How Would You Like To Vacation At TRAPPIST-1 ?
Dear Friends & Neighbors,
(Please click on red links & note magenta)
Something quite exciting happened this month, on 22 February 2017, astronomers announced four additional exoplanets around TRAPPIST-1. This work used the NASA Spitzer Space Telescope and the Very Large Telescope at Paranal, among others, and brought the total number of planets to seven, of which three are considered to be within its habitable zone; conceivably, the others also could be habitable so far as they may possess liquid water somewhere on their surface. If any of the habitable zone planets have an atmosphere similar to that of the Earth, they are expected to possess oceans. However, this is unlikely as the extreme ultraviolet and x-ray radiation of the host star is much greater than that of the Sun and is high enough to have likely to have stripped these planets dry in a very short time.
TRAPPIST-1 is an ultra-cool dwarf star, of spectral class M8.0 ± 0.5, that is approximately 8% the mass of and 11% the radius of the Sun and, although slightly larger than Jupiter, about 84 times more massive. It has a temperature of 2550 K and is at least 500 million years old (beyond this minimum, indicating the star is past its youthful active phase, the age is poorly constrained due to the very slow evolution of this class of stars). In comparison, the Sun is about 4.6 billion years old and has a temperature of 5778 K.
In February 2017, astronomers announced that the planetary system of this star is composed of seven temperate terrestrial planets, of which five (b, c, e, f and g) are similar in size to Earth, and two (d and h) are intermediate in size between Mars (which has a diameter about half that of Earth) and Earth. Three (e, f and g) orbit in the habitable zone.The total mass of the six inner planets is about 0.02% the mass of TRAPPIST-1, a fraction similar to that for the Galilean satellites of Jupiter, suggesting perhaps a similar formation history.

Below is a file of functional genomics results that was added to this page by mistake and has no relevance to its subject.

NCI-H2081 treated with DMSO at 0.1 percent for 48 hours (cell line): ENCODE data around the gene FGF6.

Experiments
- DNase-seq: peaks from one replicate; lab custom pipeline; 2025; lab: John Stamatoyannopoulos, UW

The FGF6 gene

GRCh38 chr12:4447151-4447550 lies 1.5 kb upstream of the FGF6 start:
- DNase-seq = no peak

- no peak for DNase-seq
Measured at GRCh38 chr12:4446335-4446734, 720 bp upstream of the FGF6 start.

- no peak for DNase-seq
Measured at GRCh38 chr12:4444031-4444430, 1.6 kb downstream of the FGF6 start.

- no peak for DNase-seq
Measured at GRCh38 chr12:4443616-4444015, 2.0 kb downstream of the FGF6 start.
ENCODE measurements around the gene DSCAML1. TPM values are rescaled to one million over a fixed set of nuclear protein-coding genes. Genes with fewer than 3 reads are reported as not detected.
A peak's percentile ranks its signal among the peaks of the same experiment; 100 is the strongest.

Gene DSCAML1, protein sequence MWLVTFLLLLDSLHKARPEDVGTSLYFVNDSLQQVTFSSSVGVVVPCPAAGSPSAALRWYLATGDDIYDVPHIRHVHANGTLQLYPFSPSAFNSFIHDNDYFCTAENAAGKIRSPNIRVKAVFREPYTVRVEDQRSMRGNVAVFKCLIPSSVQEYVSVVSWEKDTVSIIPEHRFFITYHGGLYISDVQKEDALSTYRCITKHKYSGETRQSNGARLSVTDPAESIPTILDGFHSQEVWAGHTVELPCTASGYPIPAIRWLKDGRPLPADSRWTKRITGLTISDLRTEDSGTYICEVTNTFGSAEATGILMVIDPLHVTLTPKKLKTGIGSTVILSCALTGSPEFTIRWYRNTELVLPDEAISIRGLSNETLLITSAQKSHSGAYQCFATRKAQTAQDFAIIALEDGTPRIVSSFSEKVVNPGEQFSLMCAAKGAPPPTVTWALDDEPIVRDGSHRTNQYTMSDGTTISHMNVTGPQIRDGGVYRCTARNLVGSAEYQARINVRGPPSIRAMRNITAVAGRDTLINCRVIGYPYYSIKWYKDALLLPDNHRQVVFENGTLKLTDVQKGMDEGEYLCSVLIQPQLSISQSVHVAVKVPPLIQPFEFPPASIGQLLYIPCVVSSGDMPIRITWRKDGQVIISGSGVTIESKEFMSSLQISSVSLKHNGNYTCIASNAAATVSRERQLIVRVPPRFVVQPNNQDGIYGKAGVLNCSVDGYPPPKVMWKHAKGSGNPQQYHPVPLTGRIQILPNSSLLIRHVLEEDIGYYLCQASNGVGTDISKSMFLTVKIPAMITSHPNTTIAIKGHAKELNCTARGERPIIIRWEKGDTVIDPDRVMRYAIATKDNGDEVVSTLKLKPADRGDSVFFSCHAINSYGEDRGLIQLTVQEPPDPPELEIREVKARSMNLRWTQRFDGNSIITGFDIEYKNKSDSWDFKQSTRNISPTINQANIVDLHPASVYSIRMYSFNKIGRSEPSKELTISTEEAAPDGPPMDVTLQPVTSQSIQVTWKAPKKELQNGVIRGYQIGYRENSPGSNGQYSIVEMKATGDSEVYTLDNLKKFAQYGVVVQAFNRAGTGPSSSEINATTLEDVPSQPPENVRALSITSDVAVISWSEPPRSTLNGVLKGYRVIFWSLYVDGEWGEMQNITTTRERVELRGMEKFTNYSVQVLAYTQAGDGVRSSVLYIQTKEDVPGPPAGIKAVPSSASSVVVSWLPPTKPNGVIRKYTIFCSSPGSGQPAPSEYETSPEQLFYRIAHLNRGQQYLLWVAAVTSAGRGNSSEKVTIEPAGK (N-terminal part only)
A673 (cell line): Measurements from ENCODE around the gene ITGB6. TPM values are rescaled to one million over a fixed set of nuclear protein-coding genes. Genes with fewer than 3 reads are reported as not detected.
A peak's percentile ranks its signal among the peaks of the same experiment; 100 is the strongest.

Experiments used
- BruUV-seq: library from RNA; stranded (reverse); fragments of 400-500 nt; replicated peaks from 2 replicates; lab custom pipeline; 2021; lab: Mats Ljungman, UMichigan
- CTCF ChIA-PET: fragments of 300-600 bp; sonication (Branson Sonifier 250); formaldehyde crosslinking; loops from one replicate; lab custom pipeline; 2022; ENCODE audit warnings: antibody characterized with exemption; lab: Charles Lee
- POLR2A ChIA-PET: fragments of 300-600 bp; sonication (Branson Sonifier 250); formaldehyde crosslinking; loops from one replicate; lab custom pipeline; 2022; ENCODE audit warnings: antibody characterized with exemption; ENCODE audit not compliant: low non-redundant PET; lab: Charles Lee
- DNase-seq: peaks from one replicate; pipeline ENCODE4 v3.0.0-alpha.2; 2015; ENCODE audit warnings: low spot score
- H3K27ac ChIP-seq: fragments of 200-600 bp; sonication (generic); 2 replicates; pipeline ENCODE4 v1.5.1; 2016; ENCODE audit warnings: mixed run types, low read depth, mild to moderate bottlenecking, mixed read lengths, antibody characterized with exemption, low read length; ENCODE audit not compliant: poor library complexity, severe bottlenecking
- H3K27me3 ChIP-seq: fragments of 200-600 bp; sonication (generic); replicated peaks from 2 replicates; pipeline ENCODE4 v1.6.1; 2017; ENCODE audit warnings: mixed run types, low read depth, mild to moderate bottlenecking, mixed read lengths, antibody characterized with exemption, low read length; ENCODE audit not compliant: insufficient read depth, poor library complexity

Whether or not your children and/or grand children may be able to consider emigrating to one of these seven planets of the Trappist-1 system in the future, the finding of these planets indicates that we may not be alone! Some day our posterity may even be able to vacation on some of these planets of TRAPPIST-1 System.
(in order from star)
|b||0.85±0.72 M⊕||0.01111 (1.66 mln km)||1.51087081 ± 0.00000060||< 0.081||89.65 ± 0.25°||1.086 ± 0.035 R⊕|
|c||1.38±0.61 M⊕||0.01522 (2.28 mln km)||2.4218233 ± 0.0000017||< 0.083||89.67 ± 0.17°||1.056 ± 0.035 R⊕|
|d||0.41±0.27 M⊕||0.021 ± 0.006 (3.14 mln km)||4.049610 ± 0.000063||< 0.070||89.75 ± 0.16°||0.772 ± 0.030 R⊕|
|e||0.62±0.58 M⊕||0.028 (4.19 mln km)||6.099615 ± 0.000011||< 0.085||89.86 ± 0.11°||0.918 ± 0.039 R⊕|
|f||0.68±0.18 M⊕||0.037 (5.54 mln km)||9.206690 ± 0.000015||< 0.063||89.680 ± 0.034°||1.045 ± 0.038 R⊕|
|g||1.34±0.88 M⊕||0.045 (6.73 mln km)||12.35294 ± 0.00012||< 0.061||89.710 ± 0.025°||1.127 ± 0.041 R⊕|
|h||unknown (likely <1) M⊕||0.063+0.027
−0.013 (~9.4 mln km)
|unknown||89.80 ± 0.07°||0.755 ± 0.034 R⊕|
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